The Media’s Emphasis on Child Abductions

The Media's Emphasis on Child Abductions

Children can be considered the most fragile aspect of society due to the innocence they possess. They contain a wild imagination that allows them the adventure of childhood memories. With such innocence, comes danger. Child innocence is rare, which can sometimes attract adults in negative ways. Some adults admire such innocence and use it against children to pursue criminal actions. “Frozen” exhibits such innocence being stolen, and the aftermath adults must endure to get that ounce of liveliness back into their lives. 

Gill Valentine wrote a book on the culture of childhood and how important this feature is within society. “The abduction or murder of a child [represents] a threat to [the] association of childhood with specialness and freedom from the adult world,” Gill wrote. “It is not therefore just individual children who are perceived to be under threat in modern society; the institution of childhood itself is also at risk of violation.” 

Crime shows like Dateline NBC often publicize only the strongest cases of child abductions and fails to report the more common abduction cases: ones committed by family members. PHOTO / NBCUniversal

The media plays a role in creating this “risk of violation” with the various amounts of crime shows created. On numerous episodes of various crime shows, there are child crimes involved. How these crimes are handled and solved create a misconception for society. This idea ties into the type of crimes reported by the media. According to creditdonkey.com, “every 40 seconds a child goes missing somewhere in the U.S. and there are more than 460,000 missing children each year, almost 1,500 of which are kidnapped. Of these kidnappings, 205 of them are family abductions.” The problem is not many people would know these facts because they are under-reported by the media. The crimes the media usually shows are the stranger abductions. This creates a jarred idea of these types of crimes, not only for families, but for society.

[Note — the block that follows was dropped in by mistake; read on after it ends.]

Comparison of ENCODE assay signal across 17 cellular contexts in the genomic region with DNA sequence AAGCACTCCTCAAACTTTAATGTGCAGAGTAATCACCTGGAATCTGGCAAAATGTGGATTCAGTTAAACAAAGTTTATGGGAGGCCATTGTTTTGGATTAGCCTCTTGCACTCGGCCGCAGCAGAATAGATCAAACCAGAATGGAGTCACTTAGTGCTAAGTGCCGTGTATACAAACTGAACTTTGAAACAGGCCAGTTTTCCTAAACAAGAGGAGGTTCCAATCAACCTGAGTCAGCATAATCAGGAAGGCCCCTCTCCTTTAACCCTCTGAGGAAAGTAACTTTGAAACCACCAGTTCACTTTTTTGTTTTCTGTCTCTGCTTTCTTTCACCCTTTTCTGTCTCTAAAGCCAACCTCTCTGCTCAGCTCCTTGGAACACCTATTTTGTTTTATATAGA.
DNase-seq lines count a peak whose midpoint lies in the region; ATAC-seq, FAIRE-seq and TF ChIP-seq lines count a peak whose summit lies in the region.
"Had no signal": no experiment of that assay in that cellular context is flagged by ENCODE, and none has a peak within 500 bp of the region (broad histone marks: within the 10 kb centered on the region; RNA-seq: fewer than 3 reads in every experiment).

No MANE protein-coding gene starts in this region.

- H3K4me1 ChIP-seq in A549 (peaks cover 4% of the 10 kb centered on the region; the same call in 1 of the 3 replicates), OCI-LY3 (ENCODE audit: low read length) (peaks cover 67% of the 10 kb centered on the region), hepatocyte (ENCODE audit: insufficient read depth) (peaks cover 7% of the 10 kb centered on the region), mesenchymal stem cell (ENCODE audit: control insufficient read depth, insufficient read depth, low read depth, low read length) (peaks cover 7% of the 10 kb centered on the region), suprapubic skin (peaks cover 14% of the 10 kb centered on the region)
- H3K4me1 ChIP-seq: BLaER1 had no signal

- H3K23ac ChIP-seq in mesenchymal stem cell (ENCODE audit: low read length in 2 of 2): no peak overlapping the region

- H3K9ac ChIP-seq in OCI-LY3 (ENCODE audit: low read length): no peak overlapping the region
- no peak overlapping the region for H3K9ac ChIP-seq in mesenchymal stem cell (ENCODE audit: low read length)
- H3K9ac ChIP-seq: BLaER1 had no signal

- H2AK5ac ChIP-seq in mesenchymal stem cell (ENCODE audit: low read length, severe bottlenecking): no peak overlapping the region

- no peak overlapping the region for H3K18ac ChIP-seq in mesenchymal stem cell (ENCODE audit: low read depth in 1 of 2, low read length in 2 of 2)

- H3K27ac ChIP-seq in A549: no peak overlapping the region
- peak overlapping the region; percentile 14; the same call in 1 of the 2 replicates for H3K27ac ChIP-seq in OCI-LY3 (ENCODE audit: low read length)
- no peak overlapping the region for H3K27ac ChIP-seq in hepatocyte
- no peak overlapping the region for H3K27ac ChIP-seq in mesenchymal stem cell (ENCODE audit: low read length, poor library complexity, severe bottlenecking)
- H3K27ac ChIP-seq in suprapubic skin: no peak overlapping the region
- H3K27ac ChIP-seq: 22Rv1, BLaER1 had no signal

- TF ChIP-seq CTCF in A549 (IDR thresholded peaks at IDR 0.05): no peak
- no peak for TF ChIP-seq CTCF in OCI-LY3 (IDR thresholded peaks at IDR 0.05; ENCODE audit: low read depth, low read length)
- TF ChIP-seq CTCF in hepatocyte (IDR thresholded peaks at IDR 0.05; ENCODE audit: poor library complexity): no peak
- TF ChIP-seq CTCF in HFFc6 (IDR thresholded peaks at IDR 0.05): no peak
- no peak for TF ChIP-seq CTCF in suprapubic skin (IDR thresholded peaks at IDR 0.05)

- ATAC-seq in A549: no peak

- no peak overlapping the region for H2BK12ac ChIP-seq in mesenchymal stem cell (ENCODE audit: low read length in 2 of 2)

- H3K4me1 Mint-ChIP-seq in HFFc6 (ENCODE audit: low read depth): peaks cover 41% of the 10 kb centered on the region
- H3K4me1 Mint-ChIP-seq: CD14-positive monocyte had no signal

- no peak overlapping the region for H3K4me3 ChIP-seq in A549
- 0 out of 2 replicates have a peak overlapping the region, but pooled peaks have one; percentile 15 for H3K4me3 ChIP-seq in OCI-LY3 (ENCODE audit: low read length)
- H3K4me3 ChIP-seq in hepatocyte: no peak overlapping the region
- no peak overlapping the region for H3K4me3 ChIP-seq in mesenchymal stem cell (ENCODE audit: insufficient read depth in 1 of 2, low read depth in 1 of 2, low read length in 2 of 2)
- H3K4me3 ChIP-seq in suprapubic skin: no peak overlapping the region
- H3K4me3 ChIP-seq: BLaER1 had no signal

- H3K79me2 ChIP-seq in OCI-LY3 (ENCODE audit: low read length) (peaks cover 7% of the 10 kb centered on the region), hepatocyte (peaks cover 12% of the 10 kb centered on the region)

Another fault of the media is that they have the power to choose which story to air. This presents a lot of commonalities among the cases represented. Just take a moment to think back to all the child cases reported that you can remember. Chances are, they were probably pretty, caucasian children. In the news today, the common child abduction cases represented are, young, white, conventionally pretty children. This is not to say that they don’t suffer as much, but it creates a sense of disparity within the media, because children of all races go missing, yet they don’t all get full representation and media coverage. 

Paula Fass, Professor of History at the University of California, Berkeley, puts this situation into perspective when she said, “historically the media has favored attractive, white children and those children whom I would describe as media-friendly…the media’s idea about the child and the use of the particular cases that they’re advertising is, in fact, in order to elicit an emotional response on the part of their viewers, listeners, or readers. As a result, they take the most effective representation of the child… and they tend to exploit that in order to make their case and bring their audience in with them.” 

These flaws from the media create the ultimate question: how reliable is the media in the distribution of information? As previously illustrated, the media chooses who to publicize. With this, society isn’t getting a full understanding of all the missing children cases. Also, entertainment media creates a mixed idea of the true process during these crimes. This can blur parents’ conceptions of outcomes when this tragedy happens to them. The media also chooses to publicize rare, stranger abductions more than the common family ones. Media professionals like to keep their audience on their toes with juicy stories and details. With the nit picky process media professionals go through before airing a story, society may begin to wonder what information is missing.